The Belief Instinct: The Psychology of Souls, Destiny, and the Meaning of Life
Jesse Bering (2011, W.W. Norton)
There was no way I could resist a book called The Belief Instinct, even on discovering that it was intended to debunk the fallacies about God that make us religious. Jesse Bering’s stance is psychological and evolutionary, rather than philosophical, on the one hand, or neurobiological, on the other, and this is all to the good. I have other sources for MRI images of the parts of the brain that seem related to transcendent experience; for Bering’s purposes, I’m content with the brain as a wet Black Box.
I am a big fan of evolutionary stories, and the ingenious ways modern psychologists try to test them, whether by comparing humans with apes and monkeys, or by practicing elaborate deceptions on small children. As it turns out, evolution has provided us with very robust tools for dealing with the social world. We find it easier than not to imagine that other people reason the same way we do, or that events have causes. If we feel that we are being watched, or that a deceased loved one might be alive but out of town for a long stretch, it’s only natural. It’s but a small step to extending such imaginings to the supernatural realm, with or without a specifically religious apparatus in place.
After demonstrating all this, Bering continues, as a rationalist atheist, to rue it. He says, “We can squint our mind’s eye so that the glare of our subjective biases is reduced, but in general we’ve evolved a powerful set of cognitive illusions preventing us from sustained moments of clarity.” Many people won’t even go that far, because such moments of clarity are so much less satisfying than the comfort of the illusion.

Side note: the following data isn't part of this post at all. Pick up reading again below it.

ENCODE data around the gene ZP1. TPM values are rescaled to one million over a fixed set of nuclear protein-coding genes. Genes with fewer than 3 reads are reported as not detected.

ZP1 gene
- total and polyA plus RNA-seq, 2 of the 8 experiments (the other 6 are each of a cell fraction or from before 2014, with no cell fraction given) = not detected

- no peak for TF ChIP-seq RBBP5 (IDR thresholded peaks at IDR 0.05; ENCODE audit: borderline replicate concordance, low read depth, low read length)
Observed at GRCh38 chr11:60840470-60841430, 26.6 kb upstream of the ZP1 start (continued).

In short, viewing these things as illusions dispels them only in very tough-minded people, (or people with Asperger’s syndrome, which may tell us something in itself.) Bering’s conclusion is that we are the first generation with the psychological insight to see the Man behind the Curtain of our evolutionary heritage, but he doubts we’ll do it, and he admits that it’s an open philosophical question whether we’d be better off for it. (His passing suggestion that today’s social-tracking technology, all those traffic-cams and closed-circuit video systems, could replace our natural sense of an all-seeing, all-judging Almighty, strikes me as distinctly dystopian.)
In the end, I was hoping for more philosophy than this book has room for. Yes, our sense of the presence of God may be an illusion, but what then? Bering’s work stops short of grappling with the experiential reasons people might have for finding his purely logical reflections somewhat beside the point.
The short answer, and one which Bering slightly too humorless to come up with, is the joke at the end of Woody Allen’s "Annie Hall", about the guy who goes to a psychiatrist.and says, 'Doc, uh, my brother's crazy, he thinks he's a chicken,' and the doctor says, 'well why don't you turn him in?' And the guy says, 'I would, but I need the eggs.’
E-mail edition, November 2011